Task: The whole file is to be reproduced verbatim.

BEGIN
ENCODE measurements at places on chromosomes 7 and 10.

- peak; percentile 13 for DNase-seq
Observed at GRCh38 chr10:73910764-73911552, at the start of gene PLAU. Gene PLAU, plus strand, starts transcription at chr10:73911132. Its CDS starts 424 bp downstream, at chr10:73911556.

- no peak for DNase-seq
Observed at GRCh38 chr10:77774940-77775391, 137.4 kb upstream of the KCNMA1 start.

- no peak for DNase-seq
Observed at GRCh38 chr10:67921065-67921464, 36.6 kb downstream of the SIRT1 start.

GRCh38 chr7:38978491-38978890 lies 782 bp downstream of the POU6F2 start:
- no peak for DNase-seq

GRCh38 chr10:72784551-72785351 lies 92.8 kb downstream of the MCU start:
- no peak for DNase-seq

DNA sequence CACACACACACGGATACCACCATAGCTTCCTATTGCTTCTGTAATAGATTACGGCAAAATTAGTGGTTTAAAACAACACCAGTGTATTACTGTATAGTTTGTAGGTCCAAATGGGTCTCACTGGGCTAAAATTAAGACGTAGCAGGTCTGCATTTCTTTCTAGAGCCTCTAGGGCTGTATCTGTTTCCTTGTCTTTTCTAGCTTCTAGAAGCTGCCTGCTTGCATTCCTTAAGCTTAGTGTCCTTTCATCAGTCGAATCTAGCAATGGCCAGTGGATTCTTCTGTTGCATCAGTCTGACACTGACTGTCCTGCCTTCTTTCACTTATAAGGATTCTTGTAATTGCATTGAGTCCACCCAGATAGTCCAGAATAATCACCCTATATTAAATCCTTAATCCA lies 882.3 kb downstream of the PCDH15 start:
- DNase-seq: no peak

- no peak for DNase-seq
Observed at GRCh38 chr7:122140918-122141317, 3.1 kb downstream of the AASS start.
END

ENCODE measurements at places on chromosomes 7 and 10.

- peak; percentile 13 for DNase-seq
Observed at GRCh38 chr10:73910764-73911552, at the start of gene PLAU. Gene PLAU, plus strand, starts transcription at chr10:73911132. Its CDS starts 424 bp downstream, at chr10:73911556.

- no peak for DNase-seq
Observed at GRCh38 chr10:77774940-77775391, 137.4 kb upstream of the KCNMA1 start.

- no peak for DNase-seq
Observed at GRCh38 chr10:67921065-67921464, 36.6 kb downstream of the SIRT1 start.

GRCh38 chr7:38978491-38978890 lies 782 bp downstream of the POU6F2 start:
- no peak for DNase-seq

GRCh38 chr10:72784551-72785351 lies 92.8 kb downstream of the MCU start:
- no peak for DNase-seq

DNA sequence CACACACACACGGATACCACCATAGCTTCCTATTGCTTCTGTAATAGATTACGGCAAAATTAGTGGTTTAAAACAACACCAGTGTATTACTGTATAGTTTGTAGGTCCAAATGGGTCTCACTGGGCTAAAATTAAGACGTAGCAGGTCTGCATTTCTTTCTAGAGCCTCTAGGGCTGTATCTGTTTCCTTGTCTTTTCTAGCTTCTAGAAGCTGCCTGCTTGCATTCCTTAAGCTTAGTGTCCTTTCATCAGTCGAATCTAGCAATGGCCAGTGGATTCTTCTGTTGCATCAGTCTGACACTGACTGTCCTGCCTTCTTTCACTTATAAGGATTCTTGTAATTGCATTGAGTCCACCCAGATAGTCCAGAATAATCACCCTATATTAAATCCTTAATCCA lies 882.3 kb downstream of the PCDH15 start:
- DNase-seq: no peak

- no peak for DNase-seq
Observed at GRCh38 chr7:122140918-122141317, 3.1 kb downstream of the AASS start.